Science alarm

6th February 1998 at 00:00
We are writing as members of the working group advising the Teacher Training Agency on the implementation of a secondary science initial teacher training national curriculum.

We share the TTA's hope that it will help improve standards and consistency in initial teacher training.

However, we have been informed that the TTA board intends to go against our recommendation that the core curriculum should train teachers to teach all three sciences to key stage 3 and only one science subject at key stage 4, and to consult on the proposal that all science teachers should be trained to teach a minimum of two subjects at KS4 and all sciences at KS3.

We are extremely alarmed as we believe that this would lead to a reduction in standards of science teaching and a decrease in the recruitment of science teachers of all specialisms, and particularly in the physical sciences where under-recruitment is an ongoing problem.

Up to one third of our students - predominantly physicists - only have one science subject at A-level. Within the time limits of a 36-week postgraduate certificate in education - where two-thirds of the time is devoted to school practice - it is impossible to raise such students' subject knowledge to the requisite level to teach the higher levels of KS4 effectively, while also ensuring that their information skills are commensurate with level 8 of the national curriculum.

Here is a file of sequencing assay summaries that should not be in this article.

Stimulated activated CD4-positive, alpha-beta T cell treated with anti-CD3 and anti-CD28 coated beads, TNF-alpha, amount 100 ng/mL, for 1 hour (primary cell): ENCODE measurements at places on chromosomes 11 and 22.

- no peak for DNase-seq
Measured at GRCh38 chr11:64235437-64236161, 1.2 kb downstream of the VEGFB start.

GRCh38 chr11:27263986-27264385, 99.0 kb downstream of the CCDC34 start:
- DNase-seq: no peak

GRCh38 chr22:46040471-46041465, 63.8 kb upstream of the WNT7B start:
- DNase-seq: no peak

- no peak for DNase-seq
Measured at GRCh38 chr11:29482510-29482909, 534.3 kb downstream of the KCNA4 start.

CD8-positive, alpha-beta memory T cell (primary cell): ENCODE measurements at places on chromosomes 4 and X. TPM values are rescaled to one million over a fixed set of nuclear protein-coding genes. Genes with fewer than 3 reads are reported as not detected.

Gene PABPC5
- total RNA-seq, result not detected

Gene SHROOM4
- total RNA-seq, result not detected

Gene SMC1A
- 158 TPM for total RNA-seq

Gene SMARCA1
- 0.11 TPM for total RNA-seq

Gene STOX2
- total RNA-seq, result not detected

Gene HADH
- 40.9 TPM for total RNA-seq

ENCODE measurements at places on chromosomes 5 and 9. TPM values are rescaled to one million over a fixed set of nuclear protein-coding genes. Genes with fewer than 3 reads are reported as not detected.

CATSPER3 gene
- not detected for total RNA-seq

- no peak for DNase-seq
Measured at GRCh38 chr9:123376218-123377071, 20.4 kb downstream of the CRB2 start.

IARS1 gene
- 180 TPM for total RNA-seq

Moreover, while subject matter knowledge is a necessary condition for effective teaching, it is not a sufficient condition. Teachers also need additional knowledge about how to teach their subject - that is the methods, strategies, resources and common difficulties encountered by children. It is inconceivable that all this knowledge and skills could be taught to students within an initial teacher training course unless entry was restricted to students with two science subjects at A-level.

With the rising number of students taking mixed combinations of A-levels, and the reduction in the number taking only science and mathematics, the supply of individuals with strong qualifications in more than one science subject is likely to become even more problematic. Some of the most successful teachers enter the profession with "unconventional" A-level combinations and degree subjects. It would be shortsighted to deter high-quality applicants on the grounds of lack of qualifications outside of their specialisms.

DR JOHN LEACH

School of Education The University of Leeds and three other members of the TTA working group on secondary science

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